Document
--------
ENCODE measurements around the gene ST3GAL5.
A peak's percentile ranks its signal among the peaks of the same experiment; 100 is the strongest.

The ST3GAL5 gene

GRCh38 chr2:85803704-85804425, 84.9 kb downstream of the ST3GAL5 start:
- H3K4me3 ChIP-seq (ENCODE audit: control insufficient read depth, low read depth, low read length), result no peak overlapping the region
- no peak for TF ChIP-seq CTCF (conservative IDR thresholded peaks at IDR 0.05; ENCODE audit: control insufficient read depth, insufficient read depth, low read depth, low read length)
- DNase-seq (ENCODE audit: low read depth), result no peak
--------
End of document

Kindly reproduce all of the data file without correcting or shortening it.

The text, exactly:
ENCODE measurements around the gene ST3GAL5.
A peak's percentile ranks its signal among the peaks of the same experiment; 100 is the strongest.

The ST3GAL5 gene

GRCh38 chr2:85803704-85804425, 84.9 kb downstream of the ST3GAL5 start:
- H3K4me3 ChIP-seq (ENCODE audit: control insufficient read depth, low read depth, low read length), result no peak overlapping the region
- no peak for TF ChIP-seq CTCF (conservative IDR thresholded peaks at IDR 0.05; ENCODE audit: control insufficient read depth, insufficient read depth, low read depth, low read length)
- DNase-seq (ENCODE audit: low read depth), result no peak